October 28, 2015 | By Steve Benson
Radius bends—defined here as any bend with an inside radius greater than 125 percent of the material thickness—require careful calculation, not only because of their significant springback, but also because of the tooling these bends require. This includes the use of relieved dies.
October 12, 2015 | By Gunter Glocker
Improved tool storage at the press brake, easier tool identification, fast tool loading/unloading (including heavy tools), and proper positioning of tooling in the press brake can make life easier for any press brake operator--experienced or not.
October 7, 2015 | By Scott Ottens
Automated bending technology has changed significantly in recent years. Knowing which works best for your operation starts with a simple question: Why do you want to automate?
September 8, 2015 | By Steve Benson
Press brake guru Steve Benson proposes a new theory of bending, altering some long-held labels and definitions and introducing new formulas. Those long-held definitions worked well, but these new definitions and formulas may help a press brake technician become even more accurate in predicting how a part will form.
August 12, 2015 | By Steve Benson
You can use some common rules of thumb to predict the inside bend radius when air forming, and the results you get are usually close enough, but with the help of a few online calculators, you can get even closer.
August 4, 2015 | By Dan Davis
The Minneapolis manufacturing facility for Unison Comfort Technologies was being stretched to the limits trying to keep up with orders for its HVAC products. New fabricating technology was seen as the only way to meet current production needs and add capacity, but the company needed a new approach to its part flow as well if it were to make the most of any reshuffling of the shop floor.
July 27, 2015 | By Tim Heston
At S&B Machine in Mobile, Ala., Head Programmer Danny Brown streamlines bending by making sure the right operators have the right information at the right time.
July 21, 2015 | By Steve Benson
Using the 20 percent rule works well when calculating the floated radius in an air form, but what about the radius at different bend angles? To calculate this, we start with geometry to find the arc length and radius at different bend angles. We then manipulate these results by factoring in real-world bending conditions.
With the right tooling, you can accomplish horizontal bending—that is, where the sheet remains horizontal during the bend cycle—on the press brake. In general, horizontal bending on the press brake is accomplished with either wiping tools or rotary-style tools.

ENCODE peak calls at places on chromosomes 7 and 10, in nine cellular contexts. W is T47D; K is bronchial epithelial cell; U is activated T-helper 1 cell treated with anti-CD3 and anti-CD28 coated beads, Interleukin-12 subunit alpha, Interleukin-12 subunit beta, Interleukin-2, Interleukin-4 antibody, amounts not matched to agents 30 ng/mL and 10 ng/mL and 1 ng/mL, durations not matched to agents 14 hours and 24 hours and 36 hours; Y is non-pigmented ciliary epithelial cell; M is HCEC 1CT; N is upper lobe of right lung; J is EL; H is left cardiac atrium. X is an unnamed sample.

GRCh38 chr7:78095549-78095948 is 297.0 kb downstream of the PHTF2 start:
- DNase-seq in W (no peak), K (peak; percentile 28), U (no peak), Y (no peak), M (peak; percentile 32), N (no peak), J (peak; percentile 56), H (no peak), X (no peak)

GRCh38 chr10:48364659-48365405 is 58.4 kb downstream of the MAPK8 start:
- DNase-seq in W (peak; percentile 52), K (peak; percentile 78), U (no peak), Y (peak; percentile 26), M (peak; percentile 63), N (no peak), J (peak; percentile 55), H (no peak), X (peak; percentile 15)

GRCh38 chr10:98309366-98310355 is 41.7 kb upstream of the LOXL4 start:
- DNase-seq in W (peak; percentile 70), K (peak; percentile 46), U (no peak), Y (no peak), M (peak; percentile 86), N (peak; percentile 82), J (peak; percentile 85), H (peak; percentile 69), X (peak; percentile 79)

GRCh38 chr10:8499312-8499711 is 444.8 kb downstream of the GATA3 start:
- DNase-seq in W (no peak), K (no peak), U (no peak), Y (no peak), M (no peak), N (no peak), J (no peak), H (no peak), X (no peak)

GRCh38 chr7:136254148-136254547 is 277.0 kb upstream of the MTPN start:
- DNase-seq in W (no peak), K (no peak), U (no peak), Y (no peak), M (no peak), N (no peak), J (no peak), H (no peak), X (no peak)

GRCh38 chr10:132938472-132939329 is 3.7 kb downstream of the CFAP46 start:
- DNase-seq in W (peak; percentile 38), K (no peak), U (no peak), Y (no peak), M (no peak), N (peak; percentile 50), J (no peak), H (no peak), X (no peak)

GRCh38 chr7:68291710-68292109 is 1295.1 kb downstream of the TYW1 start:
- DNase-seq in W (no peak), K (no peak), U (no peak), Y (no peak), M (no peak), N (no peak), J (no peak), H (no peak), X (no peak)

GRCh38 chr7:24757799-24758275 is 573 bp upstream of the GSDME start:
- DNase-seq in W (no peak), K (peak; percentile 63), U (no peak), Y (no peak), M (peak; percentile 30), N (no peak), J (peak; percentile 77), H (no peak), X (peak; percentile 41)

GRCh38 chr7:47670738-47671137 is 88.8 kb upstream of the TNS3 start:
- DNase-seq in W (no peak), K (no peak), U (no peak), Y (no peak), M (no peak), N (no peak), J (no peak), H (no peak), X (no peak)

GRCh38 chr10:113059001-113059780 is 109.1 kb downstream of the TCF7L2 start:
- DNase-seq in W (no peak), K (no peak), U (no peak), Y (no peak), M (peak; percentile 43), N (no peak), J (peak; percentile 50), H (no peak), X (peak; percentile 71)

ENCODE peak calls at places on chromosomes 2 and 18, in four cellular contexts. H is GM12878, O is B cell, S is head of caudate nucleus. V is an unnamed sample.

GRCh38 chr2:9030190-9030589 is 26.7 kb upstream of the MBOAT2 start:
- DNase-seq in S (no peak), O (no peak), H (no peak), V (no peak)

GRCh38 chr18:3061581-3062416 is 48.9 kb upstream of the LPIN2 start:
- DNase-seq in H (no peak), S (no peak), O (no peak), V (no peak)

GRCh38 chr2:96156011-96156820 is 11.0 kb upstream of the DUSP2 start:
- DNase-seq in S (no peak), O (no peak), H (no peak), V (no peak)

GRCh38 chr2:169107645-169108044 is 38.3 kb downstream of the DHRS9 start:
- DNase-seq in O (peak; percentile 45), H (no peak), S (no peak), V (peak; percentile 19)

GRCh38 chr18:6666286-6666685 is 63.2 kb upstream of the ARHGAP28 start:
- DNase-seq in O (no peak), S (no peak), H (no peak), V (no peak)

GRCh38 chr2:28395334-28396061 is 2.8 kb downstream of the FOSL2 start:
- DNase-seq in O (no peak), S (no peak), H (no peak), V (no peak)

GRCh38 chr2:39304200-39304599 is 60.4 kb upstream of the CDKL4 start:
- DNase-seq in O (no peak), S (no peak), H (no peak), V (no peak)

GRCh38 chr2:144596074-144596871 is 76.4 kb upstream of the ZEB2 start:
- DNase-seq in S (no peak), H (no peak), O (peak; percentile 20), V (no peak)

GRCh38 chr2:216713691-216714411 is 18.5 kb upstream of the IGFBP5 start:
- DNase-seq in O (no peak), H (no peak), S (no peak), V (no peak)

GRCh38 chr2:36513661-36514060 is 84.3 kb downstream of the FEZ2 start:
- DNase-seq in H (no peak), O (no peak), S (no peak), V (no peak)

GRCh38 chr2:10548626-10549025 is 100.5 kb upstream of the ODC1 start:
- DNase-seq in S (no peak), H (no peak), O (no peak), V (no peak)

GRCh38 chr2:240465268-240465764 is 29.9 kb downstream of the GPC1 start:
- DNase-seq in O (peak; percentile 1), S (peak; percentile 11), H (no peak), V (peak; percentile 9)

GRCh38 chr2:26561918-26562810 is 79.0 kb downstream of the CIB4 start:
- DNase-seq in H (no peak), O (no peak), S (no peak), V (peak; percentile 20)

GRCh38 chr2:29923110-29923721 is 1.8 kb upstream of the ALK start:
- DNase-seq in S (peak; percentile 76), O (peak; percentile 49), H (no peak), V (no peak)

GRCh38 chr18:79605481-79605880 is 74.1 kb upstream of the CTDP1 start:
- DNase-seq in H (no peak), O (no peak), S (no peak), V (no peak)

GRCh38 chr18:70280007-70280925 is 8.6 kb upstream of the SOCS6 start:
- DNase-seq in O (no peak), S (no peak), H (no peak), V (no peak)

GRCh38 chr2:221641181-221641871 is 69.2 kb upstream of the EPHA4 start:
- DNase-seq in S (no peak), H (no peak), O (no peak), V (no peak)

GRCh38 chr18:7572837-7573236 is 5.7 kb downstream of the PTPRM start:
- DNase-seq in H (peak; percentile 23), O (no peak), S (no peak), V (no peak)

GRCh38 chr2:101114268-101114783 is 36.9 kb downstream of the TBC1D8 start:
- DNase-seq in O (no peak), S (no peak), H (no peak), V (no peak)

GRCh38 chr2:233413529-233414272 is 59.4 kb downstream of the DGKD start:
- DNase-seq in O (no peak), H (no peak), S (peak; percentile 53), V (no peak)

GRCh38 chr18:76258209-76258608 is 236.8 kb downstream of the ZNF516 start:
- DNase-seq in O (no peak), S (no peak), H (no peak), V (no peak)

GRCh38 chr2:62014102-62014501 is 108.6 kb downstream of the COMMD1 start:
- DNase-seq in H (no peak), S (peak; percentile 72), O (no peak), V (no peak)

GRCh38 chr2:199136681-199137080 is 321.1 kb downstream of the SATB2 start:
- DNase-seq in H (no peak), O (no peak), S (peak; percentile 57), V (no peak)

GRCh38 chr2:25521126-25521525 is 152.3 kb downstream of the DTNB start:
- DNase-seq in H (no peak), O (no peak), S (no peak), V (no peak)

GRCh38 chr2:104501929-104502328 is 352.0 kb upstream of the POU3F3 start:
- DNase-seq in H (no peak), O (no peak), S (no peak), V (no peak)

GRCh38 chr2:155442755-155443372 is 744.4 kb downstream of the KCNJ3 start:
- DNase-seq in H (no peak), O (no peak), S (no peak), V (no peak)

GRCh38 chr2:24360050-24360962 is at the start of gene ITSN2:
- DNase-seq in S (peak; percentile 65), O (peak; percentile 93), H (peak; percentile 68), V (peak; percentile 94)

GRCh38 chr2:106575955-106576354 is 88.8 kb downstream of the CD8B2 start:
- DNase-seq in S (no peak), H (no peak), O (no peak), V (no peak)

June 29, 2015 | By Steve Benson
Air bending soft aluminum has such a low tensile strength that it doesn't take much for a narrow punch tip to penetrate the surface and turn the bend sharp.
June 25, 2015 | By Dan Davis
Wisconsin Metal Parts Inc., Waukesha, Wis., has grown its metal fabricating business very aggressively in recent years. The latest machine tool technology has helped, but its employees have made it stay in control and on course.
June 1, 2015 | By Tim Heston
Bump bending remains more art than science, especially for large and thick workpieces, but using the right tools and setup procedures help make this challenging brake operation much more efficient.
May 11, 2015 | By Eric Lundin
Sheet metal worker Paul Ziegman puts in long days building stainless steel kitchen equipment for restaurants and other food-service businesses in and around Spokane, Wash. He recently opened his own such business using the same equipment and skill set.
May 3, 2015 | By Steve Benson
To ensure you always work within the tonnage limits of your press brake and tooling, first calculate how much tonnage you need. Second, identify your tooling’s load limits. Third, calculate the sinking tonnage limit, which, if exceeded, can embed tooling into the ram or bed. Fourth, determine your press brakes’ centerline load limit.
April 30, 2015 | By Steve Benson
Why do air bends in cold-rolled steel turn sharp at an inside radius that’s about 63 percent the material thickness? It has to do with the relationship between forming forces and a material’s tensile and yield strength.